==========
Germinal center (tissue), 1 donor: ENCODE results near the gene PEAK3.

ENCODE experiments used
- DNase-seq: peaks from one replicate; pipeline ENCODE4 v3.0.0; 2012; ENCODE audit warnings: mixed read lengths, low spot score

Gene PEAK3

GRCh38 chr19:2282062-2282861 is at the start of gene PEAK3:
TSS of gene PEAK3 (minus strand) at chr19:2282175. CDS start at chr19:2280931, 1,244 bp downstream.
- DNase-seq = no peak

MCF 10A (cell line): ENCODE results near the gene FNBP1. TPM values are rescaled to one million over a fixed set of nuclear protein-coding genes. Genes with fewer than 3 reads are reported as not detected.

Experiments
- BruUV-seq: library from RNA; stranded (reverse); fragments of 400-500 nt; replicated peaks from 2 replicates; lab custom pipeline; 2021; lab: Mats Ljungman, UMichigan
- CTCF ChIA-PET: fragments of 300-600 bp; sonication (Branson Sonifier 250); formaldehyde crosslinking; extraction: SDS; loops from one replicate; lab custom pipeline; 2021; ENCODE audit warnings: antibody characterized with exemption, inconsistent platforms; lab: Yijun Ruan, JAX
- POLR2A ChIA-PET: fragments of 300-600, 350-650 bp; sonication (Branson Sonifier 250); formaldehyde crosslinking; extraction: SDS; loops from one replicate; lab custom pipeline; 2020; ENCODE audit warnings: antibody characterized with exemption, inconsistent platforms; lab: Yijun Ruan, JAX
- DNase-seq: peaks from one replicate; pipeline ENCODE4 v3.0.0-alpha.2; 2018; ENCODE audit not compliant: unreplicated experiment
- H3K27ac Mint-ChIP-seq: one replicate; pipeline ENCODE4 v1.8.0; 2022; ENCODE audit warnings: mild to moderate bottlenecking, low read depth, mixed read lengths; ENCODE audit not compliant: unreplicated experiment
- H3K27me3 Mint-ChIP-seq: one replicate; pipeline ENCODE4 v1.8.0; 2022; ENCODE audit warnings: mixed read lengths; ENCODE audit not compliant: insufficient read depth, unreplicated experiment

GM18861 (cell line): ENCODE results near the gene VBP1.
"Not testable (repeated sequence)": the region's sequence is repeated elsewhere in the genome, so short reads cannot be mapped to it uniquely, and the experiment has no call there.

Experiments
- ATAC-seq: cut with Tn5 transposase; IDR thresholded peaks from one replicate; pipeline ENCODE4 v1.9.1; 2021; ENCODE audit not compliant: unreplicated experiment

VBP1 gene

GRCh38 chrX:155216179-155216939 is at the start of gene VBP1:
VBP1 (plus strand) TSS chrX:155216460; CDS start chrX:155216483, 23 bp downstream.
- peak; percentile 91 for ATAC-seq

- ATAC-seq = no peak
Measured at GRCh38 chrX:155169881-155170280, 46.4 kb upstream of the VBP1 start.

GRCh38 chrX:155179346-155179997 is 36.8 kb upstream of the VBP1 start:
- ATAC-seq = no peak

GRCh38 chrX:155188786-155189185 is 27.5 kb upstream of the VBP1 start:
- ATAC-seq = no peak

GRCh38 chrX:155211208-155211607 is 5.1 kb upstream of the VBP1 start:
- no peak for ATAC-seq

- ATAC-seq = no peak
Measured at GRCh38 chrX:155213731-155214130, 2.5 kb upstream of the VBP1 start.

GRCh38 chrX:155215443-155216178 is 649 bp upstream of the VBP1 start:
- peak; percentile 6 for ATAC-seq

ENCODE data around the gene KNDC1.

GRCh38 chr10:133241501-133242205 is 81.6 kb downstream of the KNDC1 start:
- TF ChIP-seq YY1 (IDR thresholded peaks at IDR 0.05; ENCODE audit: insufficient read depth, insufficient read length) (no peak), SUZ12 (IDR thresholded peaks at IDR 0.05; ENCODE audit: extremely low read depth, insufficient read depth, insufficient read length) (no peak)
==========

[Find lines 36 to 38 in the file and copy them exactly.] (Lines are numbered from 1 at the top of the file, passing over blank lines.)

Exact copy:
ENCODE data around the gene KNDC1.

GRCh38 chr10:133241501-133242205 is 81.6 kb downstream of the KNDC1 start:
- TF ChIP-seq YY1 (IDR thresholded peaks at IDR 0.05; ENCODE audit: insufficient read depth, insufficient read length) (no peak), SUZ12 (IDR thresholded peaks at IDR 0.05; ENCODE audit: extremely low read depth, insufficient read depth, insufficient read length) (no peak)